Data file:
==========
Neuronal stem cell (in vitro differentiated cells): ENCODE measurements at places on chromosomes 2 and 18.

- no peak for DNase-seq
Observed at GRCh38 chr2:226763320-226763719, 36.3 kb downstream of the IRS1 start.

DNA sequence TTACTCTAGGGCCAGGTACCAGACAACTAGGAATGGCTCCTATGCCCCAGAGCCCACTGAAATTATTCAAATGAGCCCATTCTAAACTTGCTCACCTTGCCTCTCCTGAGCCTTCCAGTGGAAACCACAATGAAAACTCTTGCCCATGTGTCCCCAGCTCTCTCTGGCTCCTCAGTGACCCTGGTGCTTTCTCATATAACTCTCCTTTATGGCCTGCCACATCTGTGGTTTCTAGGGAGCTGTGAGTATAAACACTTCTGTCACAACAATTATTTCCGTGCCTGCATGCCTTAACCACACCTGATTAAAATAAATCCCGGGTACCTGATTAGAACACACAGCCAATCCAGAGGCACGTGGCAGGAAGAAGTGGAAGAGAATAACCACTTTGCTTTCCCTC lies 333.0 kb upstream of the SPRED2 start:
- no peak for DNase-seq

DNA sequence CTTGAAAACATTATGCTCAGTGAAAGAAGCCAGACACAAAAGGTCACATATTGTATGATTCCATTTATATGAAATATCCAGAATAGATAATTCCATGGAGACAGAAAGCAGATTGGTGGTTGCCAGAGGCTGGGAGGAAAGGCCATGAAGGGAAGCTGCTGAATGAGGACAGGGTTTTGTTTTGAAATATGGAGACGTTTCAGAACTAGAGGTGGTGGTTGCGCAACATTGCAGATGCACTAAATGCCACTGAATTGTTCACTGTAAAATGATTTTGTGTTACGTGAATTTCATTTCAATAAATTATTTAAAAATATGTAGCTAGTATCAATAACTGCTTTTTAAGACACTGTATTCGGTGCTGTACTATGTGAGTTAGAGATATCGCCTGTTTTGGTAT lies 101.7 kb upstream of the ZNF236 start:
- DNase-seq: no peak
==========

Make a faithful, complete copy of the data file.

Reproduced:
Neuronal stem cell (in vitro differentiated cells): ENCODE measurements at places on chromosomes 2 and 18.

- no peak for DNase-seq
Observed at GRCh38 chr2:226763320-226763719, 36.3 kb downstream of the IRS1 start.

DNA sequence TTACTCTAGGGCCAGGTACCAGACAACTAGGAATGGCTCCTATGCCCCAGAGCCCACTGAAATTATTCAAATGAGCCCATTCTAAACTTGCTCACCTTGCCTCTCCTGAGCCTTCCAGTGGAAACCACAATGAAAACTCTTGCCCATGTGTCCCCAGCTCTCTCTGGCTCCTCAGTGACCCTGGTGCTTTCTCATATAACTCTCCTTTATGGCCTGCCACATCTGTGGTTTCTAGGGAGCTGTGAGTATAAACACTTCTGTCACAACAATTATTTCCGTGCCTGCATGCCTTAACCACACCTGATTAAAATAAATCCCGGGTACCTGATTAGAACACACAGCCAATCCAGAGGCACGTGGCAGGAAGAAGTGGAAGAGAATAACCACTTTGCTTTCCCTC lies 333.0 kb upstream of the SPRED2 start:
- no peak for DNase-seq

DNA sequence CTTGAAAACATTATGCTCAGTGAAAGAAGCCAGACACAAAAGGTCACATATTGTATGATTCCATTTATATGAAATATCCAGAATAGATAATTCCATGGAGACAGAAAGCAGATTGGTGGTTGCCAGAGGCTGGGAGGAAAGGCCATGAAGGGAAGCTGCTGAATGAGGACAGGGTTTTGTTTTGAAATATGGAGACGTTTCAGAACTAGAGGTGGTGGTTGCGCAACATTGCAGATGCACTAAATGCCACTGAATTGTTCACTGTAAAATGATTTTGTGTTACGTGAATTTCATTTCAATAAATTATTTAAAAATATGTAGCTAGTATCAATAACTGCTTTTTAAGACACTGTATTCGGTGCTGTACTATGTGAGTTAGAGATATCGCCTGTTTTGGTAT lies 101.7 kb upstream of the ZNF236 start:
- DNase-seq: no peak